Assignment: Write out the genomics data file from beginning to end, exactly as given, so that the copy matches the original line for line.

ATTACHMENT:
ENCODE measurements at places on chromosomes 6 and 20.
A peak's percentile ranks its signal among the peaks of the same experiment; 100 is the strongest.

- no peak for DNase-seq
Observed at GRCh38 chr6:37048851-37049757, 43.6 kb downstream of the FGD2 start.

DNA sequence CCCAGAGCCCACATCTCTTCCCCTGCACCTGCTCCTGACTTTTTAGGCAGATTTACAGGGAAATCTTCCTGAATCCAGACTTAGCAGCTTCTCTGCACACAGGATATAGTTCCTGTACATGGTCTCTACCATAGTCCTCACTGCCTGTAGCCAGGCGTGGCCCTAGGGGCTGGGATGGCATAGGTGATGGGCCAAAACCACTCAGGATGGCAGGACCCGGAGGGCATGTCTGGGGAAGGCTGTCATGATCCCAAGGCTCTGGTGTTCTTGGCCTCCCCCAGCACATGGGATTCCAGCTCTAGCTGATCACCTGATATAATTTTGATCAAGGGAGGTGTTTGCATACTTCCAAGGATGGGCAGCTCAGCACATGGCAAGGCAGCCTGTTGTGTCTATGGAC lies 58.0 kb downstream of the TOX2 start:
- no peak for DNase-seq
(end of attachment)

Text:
ENCODE measurements at places on chromosomes 6 and 20.
A peak's percentile ranks its signal among the peaks of the same experiment; 100 is the strongest.

- no peak for DNase-seq
Observed at GRCh38 chr6:37048851-37049757, 43.6 kb downstream of the FGD2 start.

DNA sequence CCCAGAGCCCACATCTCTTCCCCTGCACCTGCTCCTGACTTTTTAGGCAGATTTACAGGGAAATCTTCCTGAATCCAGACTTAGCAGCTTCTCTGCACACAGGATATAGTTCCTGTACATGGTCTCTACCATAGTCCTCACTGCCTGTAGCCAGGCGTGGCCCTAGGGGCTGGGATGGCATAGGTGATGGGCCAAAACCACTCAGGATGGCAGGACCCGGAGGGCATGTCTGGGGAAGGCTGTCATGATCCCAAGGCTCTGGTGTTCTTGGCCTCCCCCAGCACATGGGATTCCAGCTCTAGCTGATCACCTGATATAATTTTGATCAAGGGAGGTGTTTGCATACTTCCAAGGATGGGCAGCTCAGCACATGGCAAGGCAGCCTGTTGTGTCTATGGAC lies 58.0 kb downstream of the TOX2 start:
- no peak for DNase-seq